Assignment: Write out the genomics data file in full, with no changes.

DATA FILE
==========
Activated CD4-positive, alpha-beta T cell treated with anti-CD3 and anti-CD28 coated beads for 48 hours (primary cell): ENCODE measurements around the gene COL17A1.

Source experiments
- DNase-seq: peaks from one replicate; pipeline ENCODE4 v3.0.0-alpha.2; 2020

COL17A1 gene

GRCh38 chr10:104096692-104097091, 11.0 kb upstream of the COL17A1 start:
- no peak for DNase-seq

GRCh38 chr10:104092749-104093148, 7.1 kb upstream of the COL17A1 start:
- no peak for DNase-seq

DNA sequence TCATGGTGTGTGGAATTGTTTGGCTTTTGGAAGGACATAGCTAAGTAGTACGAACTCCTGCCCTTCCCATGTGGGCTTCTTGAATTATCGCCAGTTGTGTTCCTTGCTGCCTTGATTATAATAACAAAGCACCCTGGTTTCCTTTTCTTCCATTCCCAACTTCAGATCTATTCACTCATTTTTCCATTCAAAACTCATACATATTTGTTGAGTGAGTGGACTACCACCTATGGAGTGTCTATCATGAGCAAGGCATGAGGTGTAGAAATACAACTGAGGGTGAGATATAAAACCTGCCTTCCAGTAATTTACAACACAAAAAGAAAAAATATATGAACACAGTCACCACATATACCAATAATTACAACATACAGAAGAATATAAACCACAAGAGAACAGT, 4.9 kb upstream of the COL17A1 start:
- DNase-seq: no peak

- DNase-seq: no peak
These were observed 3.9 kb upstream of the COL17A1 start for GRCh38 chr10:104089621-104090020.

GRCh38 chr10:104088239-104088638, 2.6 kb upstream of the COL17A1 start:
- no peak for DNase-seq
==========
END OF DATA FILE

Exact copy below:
Activated CD4-positive, alpha-beta T cell treated with anti-CD3 and anti-CD28 coated beads for 48 hours (primary cell): ENCODE measurements around the gene COL17A1.

Source experiments
- DNase-seq: peaks from one replicate; pipeline ENCODE4 v3.0.0-alpha.2; 2020

COL17A1 gene

GRCh38 chr10:104096692-104097091, 11.0 kb upstream of the COL17A1 start:
- no peak for DNase-seq

GRCh38 chr10:104092749-104093148, 7.1 kb upstream of the COL17A1 start:
- no peak for DNase-seq

DNA sequence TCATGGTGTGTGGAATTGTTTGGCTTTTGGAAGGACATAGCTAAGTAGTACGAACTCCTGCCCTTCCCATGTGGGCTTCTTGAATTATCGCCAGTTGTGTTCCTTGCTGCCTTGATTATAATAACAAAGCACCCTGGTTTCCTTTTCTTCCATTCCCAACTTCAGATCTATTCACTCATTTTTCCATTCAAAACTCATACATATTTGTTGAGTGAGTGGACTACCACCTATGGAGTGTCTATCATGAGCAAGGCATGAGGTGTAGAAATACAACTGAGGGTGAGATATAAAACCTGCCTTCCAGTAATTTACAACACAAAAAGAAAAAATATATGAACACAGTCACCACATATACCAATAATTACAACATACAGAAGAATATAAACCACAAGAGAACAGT, 4.9 kb upstream of the COL17A1 start:
- DNase-seq: no peak

- DNase-seq: no peak
These were observed 3.9 kb upstream of the COL17A1 start for GRCh38 chr10:104089621-104090020.

GRCh38 chr10:104088239-104088638, 2.6 kb upstream of the COL17A1 start:
- no peak for DNase-seq